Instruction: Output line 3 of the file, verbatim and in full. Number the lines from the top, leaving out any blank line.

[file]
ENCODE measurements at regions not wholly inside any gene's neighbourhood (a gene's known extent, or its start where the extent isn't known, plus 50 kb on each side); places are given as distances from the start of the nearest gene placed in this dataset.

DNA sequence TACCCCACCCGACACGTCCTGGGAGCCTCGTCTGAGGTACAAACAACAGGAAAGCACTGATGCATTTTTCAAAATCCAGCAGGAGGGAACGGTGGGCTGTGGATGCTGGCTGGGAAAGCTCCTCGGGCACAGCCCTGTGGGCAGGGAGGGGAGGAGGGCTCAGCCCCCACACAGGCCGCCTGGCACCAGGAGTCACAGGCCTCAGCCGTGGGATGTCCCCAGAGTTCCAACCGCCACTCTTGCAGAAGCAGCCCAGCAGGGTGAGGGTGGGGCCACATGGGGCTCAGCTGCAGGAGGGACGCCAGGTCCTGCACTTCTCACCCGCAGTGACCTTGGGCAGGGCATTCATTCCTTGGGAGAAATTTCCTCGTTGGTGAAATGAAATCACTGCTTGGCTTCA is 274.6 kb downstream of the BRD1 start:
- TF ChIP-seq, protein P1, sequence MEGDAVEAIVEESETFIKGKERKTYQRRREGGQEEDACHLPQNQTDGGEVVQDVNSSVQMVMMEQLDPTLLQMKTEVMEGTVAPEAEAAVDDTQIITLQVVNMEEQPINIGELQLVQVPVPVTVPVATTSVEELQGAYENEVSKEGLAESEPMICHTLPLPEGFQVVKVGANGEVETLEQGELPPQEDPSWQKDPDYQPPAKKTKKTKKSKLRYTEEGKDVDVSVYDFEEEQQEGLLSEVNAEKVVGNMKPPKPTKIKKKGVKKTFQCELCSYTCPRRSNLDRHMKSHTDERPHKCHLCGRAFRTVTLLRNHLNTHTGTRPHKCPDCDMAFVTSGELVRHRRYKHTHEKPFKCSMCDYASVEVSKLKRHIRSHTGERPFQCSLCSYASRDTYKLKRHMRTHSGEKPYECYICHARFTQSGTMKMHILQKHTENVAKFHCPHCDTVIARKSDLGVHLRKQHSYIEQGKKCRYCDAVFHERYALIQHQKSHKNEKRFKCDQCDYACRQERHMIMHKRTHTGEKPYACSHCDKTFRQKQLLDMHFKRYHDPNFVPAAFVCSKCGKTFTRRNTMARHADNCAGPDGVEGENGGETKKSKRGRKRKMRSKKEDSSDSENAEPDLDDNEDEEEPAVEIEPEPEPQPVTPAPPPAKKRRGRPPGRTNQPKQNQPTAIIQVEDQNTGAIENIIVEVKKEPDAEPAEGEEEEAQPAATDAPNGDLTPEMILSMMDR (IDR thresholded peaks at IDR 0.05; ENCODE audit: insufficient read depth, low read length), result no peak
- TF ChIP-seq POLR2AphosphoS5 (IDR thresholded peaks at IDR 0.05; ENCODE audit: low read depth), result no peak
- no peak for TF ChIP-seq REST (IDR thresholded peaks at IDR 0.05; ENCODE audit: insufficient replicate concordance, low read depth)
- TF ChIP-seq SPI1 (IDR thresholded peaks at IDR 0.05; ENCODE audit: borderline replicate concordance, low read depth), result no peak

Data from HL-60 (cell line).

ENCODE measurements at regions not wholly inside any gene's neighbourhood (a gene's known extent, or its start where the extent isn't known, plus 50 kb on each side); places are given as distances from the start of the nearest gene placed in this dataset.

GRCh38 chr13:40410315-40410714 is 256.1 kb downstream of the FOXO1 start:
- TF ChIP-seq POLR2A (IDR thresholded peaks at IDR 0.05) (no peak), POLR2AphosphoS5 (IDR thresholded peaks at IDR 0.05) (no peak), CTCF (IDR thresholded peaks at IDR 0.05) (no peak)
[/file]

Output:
- TF ChIP-seq, protein P1, sequence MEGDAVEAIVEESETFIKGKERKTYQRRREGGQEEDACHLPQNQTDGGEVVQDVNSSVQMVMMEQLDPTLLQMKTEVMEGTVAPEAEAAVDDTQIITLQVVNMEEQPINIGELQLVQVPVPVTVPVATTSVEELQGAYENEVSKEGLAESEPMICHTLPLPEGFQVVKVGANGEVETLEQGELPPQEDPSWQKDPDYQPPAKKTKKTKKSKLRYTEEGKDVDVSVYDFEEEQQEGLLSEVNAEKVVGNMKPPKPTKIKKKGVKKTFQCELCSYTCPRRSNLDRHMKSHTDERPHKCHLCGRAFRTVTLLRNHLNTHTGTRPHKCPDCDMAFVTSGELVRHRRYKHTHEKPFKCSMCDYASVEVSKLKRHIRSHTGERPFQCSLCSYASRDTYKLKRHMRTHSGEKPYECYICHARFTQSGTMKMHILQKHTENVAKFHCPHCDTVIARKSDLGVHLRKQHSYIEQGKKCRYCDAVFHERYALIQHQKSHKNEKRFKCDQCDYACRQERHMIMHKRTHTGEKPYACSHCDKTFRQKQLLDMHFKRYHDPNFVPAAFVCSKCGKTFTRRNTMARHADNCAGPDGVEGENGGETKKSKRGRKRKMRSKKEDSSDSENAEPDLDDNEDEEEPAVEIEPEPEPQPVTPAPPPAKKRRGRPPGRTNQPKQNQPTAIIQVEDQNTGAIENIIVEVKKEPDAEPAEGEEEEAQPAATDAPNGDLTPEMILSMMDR (IDR thresholded peaks at IDR 0.05; ENCODE audit: insufficient read depth, low read length), result no peak